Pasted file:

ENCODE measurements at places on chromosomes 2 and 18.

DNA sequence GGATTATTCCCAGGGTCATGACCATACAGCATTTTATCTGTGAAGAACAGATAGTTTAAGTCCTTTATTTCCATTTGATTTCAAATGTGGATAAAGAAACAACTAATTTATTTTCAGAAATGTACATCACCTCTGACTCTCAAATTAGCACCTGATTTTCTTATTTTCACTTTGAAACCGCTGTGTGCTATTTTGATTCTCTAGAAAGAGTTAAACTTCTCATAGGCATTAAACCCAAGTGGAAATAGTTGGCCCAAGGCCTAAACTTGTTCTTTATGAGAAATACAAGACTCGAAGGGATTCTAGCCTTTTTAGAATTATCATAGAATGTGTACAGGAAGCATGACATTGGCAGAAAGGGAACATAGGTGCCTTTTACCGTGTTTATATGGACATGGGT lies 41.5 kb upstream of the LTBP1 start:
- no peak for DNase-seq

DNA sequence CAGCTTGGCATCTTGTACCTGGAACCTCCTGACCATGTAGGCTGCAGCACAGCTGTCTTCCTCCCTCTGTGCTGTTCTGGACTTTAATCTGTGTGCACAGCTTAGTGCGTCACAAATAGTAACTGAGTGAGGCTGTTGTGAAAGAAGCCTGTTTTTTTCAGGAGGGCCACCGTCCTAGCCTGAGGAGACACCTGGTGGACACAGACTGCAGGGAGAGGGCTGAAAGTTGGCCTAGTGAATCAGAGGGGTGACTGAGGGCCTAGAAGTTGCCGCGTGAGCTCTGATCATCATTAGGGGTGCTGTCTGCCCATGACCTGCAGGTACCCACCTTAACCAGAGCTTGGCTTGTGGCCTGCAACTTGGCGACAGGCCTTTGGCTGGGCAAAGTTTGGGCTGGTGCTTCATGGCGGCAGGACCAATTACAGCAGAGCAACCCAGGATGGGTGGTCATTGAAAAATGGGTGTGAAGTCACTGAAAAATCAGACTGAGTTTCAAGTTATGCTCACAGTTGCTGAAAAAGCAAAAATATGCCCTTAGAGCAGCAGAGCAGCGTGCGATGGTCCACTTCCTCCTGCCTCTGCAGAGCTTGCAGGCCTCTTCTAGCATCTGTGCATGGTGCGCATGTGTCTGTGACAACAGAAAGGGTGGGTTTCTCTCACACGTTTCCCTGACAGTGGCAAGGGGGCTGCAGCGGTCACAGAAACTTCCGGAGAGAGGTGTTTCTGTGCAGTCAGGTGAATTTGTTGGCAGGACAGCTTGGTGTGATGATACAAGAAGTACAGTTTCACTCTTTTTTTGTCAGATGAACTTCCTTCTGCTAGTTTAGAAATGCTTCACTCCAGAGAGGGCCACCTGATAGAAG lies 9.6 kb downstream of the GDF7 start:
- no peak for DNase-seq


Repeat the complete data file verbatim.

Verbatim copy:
ENCODE measurements at places on chromosomes 2 and 18.

DNA sequence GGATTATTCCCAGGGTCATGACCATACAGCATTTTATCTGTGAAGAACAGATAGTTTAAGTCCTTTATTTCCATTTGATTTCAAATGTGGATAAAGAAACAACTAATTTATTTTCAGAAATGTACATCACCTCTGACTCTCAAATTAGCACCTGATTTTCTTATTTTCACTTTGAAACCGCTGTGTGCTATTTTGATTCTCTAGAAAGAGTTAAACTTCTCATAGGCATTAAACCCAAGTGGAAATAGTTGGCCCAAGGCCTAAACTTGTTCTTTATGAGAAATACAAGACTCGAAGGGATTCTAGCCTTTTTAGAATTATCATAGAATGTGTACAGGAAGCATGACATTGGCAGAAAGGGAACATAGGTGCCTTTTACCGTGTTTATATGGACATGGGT lies 41.5 kb upstream of the LTBP1 start:
- no peak for DNase-seq

DNA sequence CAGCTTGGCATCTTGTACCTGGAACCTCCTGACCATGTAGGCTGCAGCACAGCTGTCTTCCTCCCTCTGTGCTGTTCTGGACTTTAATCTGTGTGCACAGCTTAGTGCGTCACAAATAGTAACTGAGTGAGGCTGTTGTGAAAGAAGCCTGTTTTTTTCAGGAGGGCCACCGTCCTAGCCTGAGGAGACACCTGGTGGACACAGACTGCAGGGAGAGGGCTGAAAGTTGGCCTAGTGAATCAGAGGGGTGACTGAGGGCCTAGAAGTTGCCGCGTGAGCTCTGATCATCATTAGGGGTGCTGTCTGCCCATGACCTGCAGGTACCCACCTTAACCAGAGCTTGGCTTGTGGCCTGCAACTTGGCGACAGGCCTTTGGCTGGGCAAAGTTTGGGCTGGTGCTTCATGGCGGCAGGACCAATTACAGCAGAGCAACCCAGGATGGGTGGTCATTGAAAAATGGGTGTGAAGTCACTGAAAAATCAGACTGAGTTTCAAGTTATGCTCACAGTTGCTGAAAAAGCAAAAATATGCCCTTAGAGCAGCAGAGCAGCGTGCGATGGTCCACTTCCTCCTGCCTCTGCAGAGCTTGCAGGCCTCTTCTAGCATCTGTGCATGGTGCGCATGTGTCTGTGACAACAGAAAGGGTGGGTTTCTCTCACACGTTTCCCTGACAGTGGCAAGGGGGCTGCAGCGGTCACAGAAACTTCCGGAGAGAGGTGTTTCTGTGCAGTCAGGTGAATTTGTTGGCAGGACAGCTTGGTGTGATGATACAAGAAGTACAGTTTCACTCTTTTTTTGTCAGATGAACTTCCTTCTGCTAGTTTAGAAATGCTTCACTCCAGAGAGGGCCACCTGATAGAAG lies 9.6 kb downstream of the GDF7 start:
- no peak for DNase-seq